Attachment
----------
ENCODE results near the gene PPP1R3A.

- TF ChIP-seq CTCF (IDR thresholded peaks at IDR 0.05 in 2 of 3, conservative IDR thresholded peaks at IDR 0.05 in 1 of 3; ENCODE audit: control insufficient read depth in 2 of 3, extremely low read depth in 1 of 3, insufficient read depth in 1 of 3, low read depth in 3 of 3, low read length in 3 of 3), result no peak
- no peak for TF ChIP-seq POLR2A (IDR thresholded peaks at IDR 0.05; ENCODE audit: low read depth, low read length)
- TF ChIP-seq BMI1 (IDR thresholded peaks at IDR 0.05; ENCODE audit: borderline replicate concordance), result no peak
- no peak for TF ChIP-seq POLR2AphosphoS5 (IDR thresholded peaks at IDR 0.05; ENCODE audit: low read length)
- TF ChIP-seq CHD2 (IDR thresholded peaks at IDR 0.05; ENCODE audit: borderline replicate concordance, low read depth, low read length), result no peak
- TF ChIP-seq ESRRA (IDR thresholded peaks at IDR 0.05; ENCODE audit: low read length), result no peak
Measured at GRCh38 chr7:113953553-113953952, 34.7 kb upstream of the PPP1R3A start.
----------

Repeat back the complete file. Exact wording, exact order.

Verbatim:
ENCODE results near the gene PPP1R3A.

- TF ChIP-seq CTCF (IDR thresholded peaks at IDR 0.05 in 2 of 3, conservative IDR thresholded peaks at IDR 0.05 in 1 of 3; ENCODE audit: control insufficient read depth in 2 of 3, extremely low read depth in 1 of 3, insufficient read depth in 1 of 3, low read depth in 3 of 3, low read length in 3 of 3), result no peak
- no peak for TF ChIP-seq POLR2A (IDR thresholded peaks at IDR 0.05; ENCODE audit: low read depth, low read length)
- TF ChIP-seq BMI1 (IDR thresholded peaks at IDR 0.05; ENCODE audit: borderline replicate concordance), result no peak
- no peak for TF ChIP-seq POLR2AphosphoS5 (IDR thresholded peaks at IDR 0.05; ENCODE audit: low read length)
- TF ChIP-seq CHD2 (IDR thresholded peaks at IDR 0.05; ENCODE audit: borderline replicate concordance, low read depth, low read length), result no peak
- TF ChIP-seq ESRRA (IDR thresholded peaks at IDR 0.05; ENCODE audit: low read length), result no peak
Measured at GRCh38 chr7:113953553-113953952, 34.7 kb upstream of the PPP1R3A start.